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Where Canon and Panasonic camcorders are focusing on flash memory, and JVC is sticking with hard disks, Sony continues to release products in every possible format. With the largest range in the market, Sony likes to cover all bases. So the HDR-SR12E is Sony's latest addition to its hard disk camcorder range, but new flash and disk-based models are still to come.
When we reviewed the HDR-SR12E's predecessor, the HDR-SR8E, it was the best AVCHD camcorder we'd seen. However, Canon, Panasonic, and JVC have all released new models since then, and Toshiba has joined the fray as well with its Gigashot A100FE. So the SR12E needs plenty of new tricks to maintain the top slot.
A first glance at the specifications shows promise. The CMOS sensor is actually slightly smaller than the SR8E's - 1/3.1in rather than 1/2.9in. But this sensor offers a whopping 5.7-megapixels gross, allowing still images up to 3,680 x 2,760 (with a bit of interpolation thrown in for good measure). Best of all, this is an Exmor CMOS, as found in Sony's latest professional camcorders such as the HVR-Z7E. Exmor is designed to reduce noise. Image quality is further enhanced by Sony's Bionz image processor, which first arrived in its digital cameras. To round off the optics, the SR12E uses Super SteadyShot, which is Sony's version of optical image stabilisation and very capable. It also offers a reasonable 12x optical zoom.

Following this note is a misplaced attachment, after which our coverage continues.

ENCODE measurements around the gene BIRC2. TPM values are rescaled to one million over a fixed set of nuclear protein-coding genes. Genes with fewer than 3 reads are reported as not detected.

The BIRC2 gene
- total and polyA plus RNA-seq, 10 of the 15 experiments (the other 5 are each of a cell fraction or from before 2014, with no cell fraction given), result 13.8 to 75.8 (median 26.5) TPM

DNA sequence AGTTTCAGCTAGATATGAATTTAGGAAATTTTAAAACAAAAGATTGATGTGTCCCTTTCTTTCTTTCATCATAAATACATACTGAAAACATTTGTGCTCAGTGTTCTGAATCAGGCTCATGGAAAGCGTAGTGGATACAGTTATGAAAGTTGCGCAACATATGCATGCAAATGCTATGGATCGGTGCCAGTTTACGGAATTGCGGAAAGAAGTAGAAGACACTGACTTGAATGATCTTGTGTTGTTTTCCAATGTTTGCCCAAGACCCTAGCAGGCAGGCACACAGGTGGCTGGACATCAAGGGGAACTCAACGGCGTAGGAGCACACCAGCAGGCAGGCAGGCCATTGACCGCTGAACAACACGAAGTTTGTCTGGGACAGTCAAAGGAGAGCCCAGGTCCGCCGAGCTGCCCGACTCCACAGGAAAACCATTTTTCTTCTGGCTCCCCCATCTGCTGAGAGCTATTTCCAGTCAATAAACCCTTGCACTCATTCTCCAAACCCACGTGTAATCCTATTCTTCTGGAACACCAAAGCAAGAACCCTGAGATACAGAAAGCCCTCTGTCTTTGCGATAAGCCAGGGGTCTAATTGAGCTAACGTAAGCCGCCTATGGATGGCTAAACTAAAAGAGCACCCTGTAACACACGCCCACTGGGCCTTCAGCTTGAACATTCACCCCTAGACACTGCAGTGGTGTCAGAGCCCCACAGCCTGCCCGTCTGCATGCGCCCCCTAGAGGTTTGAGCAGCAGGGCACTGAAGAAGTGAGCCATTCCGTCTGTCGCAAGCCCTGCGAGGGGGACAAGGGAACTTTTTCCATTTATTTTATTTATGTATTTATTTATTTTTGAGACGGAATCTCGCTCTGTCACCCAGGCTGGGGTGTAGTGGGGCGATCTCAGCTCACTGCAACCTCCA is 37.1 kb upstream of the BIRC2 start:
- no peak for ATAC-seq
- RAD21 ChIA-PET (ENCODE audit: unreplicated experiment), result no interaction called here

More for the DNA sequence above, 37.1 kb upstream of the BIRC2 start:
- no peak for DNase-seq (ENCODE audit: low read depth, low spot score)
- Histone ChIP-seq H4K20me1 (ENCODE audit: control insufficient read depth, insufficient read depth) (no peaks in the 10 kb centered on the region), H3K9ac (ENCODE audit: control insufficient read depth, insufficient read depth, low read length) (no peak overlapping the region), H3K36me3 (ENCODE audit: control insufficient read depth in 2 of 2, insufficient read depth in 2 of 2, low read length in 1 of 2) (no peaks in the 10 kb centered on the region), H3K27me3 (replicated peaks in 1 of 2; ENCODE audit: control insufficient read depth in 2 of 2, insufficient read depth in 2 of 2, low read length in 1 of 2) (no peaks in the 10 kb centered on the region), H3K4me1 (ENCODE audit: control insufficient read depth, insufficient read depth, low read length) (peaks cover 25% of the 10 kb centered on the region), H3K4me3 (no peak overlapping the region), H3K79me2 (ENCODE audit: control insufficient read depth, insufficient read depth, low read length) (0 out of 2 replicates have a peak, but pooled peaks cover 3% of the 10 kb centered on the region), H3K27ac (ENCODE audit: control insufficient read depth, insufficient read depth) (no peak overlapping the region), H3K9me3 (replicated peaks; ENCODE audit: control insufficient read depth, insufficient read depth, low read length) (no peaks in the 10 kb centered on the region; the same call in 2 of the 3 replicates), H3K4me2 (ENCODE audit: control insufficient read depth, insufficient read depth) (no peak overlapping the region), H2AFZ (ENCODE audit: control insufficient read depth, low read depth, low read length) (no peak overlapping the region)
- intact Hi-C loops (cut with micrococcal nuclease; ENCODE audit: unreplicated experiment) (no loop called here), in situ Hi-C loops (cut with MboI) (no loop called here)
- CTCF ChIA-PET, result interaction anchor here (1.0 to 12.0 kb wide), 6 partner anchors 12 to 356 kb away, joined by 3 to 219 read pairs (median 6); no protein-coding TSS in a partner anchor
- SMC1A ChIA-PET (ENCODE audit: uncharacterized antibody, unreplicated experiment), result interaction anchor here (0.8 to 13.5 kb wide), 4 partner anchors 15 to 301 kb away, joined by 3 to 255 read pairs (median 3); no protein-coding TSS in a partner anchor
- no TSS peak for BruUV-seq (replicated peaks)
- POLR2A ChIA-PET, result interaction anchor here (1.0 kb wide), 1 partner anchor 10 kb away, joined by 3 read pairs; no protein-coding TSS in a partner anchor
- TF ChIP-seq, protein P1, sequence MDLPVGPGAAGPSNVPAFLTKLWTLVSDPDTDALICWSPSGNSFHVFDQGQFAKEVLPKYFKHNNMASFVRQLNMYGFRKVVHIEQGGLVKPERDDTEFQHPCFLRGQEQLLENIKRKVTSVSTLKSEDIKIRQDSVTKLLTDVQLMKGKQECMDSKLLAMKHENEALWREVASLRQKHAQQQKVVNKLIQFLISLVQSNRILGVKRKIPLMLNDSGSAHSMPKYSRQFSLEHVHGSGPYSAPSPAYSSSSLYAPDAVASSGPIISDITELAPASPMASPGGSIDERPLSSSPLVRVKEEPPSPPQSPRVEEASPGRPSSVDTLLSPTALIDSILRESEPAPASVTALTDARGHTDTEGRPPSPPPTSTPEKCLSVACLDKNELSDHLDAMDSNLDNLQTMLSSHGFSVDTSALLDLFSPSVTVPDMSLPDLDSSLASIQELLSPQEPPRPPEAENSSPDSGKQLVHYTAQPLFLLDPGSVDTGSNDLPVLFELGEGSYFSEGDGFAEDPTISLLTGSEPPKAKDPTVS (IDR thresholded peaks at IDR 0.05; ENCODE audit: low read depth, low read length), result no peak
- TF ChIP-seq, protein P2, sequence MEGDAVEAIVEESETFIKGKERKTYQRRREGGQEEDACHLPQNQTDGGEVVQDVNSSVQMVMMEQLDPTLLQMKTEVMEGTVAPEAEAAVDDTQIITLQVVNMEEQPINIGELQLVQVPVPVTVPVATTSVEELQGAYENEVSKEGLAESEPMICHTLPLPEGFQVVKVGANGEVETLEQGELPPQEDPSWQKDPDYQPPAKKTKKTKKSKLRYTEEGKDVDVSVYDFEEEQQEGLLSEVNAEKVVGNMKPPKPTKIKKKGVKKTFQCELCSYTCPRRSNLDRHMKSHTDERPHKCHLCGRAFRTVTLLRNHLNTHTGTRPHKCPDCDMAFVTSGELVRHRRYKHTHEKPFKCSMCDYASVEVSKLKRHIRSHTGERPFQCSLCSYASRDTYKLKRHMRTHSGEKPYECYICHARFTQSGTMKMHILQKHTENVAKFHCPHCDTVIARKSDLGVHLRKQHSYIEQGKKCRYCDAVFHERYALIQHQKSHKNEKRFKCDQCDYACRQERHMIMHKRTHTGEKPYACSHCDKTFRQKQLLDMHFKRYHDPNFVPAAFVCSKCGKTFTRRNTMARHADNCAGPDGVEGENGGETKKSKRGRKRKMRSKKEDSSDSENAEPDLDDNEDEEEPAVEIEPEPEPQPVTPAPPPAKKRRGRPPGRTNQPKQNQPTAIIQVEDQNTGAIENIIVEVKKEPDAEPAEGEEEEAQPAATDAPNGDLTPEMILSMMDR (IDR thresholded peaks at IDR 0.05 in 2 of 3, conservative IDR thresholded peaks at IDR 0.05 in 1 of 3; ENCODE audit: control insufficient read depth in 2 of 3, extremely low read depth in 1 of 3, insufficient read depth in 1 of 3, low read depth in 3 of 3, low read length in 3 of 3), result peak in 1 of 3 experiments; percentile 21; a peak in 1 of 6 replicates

As with Canon and Panasonic's latest top-end models, the SR12E supports a higher AVCHD data rate than previous models, although in this case 16Mbits/sec, not the 17Mbits/sec of Canon's HF10 and Panasonic's HDC-SD9. This is recorded at Full HD 1,920 x 1,080, but with 50 interlaced fields and no progressive scanning option. Less data hungry 1,440 x 1,080 formats are also available, and you can record SD as well at up to 9Mbits/sec in MPEG-2 format, which not all AVCHD camcorders offer. The huge 120GB hard disk is enough for 880 minutes (14.5 hours) of footage even in the top FH quality mode. You can also record movies onto MemoryStick, which wasn't possible with previous models.